Franklin proposed a double-helix structure with precise
measurements for the diameter, the separation between
each of the coaxial fibers along the fiber axis direction,
and the pitch of the helix.3
The resolution of the B-form photograph #51 shown
in figure 3 allowed Franklin to determine that each turn
of the helix in the B form is 34 Å long and contains 10 base
pairs separated by 3.4 Å each,3 in accordance with less precise data obtained by William Astbury and Florence Bell
in 1938.4 Wilkins, photographing living sperm cells in
1952, obtained an X-shaped B-form diffraction pattern
Figure 2. Coffee served in crucibles
was a tradition in Jacques Mering’s
Paris laboratory, where Rosalind
Franklin worked from 1947 to 1950.
Biographer Anne Sayre reports that
the time Franklin spent working in
Paris was the happiest period of her
life. This candid photo was taken by
Vittorio Luzzati. (Courtesy
of Vittorio Luzzati.)
similar to Franklin’s. Her photograph,
though, showed much more detail.
The cylindrical Patterson map calculations that Franklin applied to the Aform of DNA were the first such calculations applied to any molecule.
They confirmed her suggestions that
the hydrophilic sugar phosphates form
the external backbone of the DNA molecule and that the hydrophobic base
pairs are protected inside that backbone from the cell’s aqueous environment. The calculations also allowed her to deduce that the
A-form helix has two antiparallel chains (see figure 4d).
With Gosling, Franklin provided details of the physical
distortion accompanying the dehydration transformation
from B-form to A-form DNA.5 She also showed that the
bases of the A form are tilted and curved slightly, and that
11 pairs of bases are compacted within a repeat distance
of 28.1 Å.
In her section of the 1952 King’s Medical Research
Council (MRC) report, Franklin gave quantitative measurements for the interphosphate distances and discussed
the external placement of the phosphates. Her presentation was instrumental in getting Watson and Crick to
abandon their earlier attempts at placing the bases on the
outside of their model. Initially, they (and Linus Pauling,
too) mistakenly thought that the bases would have to be
externally accessible in order to pass genetic information.
In May 1952, Franklin presented her clearest evidence
of the helical backbone, with her diffraction photograph
#51. Although she did not yet realize how the nitrogenous
bases are paired or that the helical backbone rails of B-form
DNA are antiparallel, her notebook entries starting in January 1951 clearly show that she was making significant
progress toward solving those two final aspects of DNA
structure. After reading an article by June Broomhead,6
and studying other related papers, she had used the keto
configuration for at least three of the four bases. She was
aware both of Jerry Donohue’s work concerning tautomeric
forms of bases and of Chargaff ’s work (see figure 4).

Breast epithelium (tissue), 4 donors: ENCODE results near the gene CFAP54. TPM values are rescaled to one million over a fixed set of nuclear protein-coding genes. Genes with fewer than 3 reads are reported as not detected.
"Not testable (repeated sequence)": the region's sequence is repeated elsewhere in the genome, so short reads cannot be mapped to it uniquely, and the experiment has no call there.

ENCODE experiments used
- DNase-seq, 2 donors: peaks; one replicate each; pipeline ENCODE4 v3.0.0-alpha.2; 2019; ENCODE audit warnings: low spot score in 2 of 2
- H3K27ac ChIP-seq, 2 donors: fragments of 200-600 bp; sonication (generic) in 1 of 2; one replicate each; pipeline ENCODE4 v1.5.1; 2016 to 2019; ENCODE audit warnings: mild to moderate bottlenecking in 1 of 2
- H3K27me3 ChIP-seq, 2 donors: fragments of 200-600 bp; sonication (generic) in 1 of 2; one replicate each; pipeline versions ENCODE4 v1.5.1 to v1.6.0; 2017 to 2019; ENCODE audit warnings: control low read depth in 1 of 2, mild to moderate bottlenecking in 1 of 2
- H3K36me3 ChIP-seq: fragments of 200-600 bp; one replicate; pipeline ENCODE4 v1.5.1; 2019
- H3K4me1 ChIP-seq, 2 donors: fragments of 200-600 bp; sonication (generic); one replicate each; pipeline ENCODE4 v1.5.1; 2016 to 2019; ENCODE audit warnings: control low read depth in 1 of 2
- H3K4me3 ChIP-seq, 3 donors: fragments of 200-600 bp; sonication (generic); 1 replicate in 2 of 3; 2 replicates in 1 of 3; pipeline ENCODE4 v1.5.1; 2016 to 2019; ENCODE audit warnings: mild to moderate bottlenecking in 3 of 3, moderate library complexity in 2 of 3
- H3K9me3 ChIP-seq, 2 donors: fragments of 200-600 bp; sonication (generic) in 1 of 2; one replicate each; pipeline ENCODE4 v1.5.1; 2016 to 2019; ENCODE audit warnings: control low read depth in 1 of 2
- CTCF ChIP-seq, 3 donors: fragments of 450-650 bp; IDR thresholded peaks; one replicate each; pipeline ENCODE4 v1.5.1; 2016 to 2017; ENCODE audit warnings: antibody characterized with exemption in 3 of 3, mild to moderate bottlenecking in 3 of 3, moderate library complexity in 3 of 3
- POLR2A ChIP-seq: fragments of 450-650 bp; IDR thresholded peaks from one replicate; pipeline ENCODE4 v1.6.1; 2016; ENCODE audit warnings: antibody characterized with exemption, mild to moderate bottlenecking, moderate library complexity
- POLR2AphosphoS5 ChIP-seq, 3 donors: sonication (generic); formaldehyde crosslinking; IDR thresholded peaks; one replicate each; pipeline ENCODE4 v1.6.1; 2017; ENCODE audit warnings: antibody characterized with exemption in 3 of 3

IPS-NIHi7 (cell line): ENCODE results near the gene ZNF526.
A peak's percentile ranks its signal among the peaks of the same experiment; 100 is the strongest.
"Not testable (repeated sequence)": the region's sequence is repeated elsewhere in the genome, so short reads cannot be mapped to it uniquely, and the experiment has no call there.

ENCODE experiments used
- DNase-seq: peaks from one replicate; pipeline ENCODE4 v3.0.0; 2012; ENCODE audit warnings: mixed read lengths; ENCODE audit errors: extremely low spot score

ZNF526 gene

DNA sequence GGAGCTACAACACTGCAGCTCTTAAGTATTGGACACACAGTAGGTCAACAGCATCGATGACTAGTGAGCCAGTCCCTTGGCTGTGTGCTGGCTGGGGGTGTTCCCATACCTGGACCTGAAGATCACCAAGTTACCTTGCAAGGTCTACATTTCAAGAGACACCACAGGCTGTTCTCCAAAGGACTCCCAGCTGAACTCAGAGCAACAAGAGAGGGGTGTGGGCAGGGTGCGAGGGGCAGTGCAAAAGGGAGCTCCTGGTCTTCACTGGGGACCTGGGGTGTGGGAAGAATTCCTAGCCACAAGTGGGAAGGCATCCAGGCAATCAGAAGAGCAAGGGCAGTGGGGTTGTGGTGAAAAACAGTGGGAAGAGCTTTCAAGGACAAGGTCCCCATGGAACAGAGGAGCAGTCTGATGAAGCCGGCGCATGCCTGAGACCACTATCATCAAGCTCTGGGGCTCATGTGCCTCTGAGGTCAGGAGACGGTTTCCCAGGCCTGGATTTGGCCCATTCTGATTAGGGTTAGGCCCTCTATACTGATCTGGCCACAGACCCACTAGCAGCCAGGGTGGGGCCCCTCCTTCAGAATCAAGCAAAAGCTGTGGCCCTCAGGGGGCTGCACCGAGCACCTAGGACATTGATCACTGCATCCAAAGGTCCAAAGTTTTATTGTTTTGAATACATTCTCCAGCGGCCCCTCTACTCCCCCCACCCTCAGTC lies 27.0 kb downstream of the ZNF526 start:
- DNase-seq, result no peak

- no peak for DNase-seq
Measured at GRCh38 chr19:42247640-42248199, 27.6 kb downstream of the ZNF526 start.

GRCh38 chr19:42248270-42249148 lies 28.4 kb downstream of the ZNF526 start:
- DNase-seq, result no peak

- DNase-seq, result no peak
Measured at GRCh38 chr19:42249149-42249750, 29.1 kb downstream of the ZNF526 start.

Astbury and Bell’s earlier, less clear diffraction photographs and later data of Wilkins suggested some of the
data that Franklin derived from her photograph #51. But
Franklin’s results were much more precise than the Astbury and Bell data, which showed neither an X pattern nor
layer lines. Astbury and Bell themselves described their
results as “still rather obscure.” After Oxford crystallographer Dorothy Hodgkin helped her to eliminate two of three
possibilities she had calculated, Franklin described the
correct crystallographic space group for DNA in the 1952
Only after Crick obtained Franklin’s data—his thesis
adviser, Max Perutz, agreed to give him a copy of the 1952
report and Watson had seen photograph #51—was he sufficiently convinced to start constructing the backbone of
the successful DNA model. He recognized the similarity of
the space group Franklin had calculated to that of his thesis molecule, hemoglobin, and immediately deduced that
there would be an antiparallel orientation between the two
DNA coaxial fibers. Within one week, he started modeling
the correct backbone in a manner compatible with
Franklin’s data. On several occasions, Crick has acknowledged that the data and conclusions in the 1952 report
Franklin’s 17 March 1953 draft
On 18 March 1953, Wilkins penned a letter acknowledging
receipt of the Watson and Crick manuscript that described
the structure of DNA. A day earlier, Franklin, who was
preparing to leave for Birkbeck, polished an already written draft manuscript outlining her conclusions about the
double-helix backbone chain of B-form DNA.7 Franklin only
slightly modified her draft to prepare her April 1953 Nature paper, which appeared as the third in a series that led
off with the famous Watson and Crick proposal. Partly as
a consequence of its placement, Franklin’s paper seemed
merely to support Watson and Crick’s work. But Franklin’s
data played far more than just a supporting role—as early
as 1968, Watson’s The Double Helix tells us so.
Ironically, despite its negative portrayal of Franklin,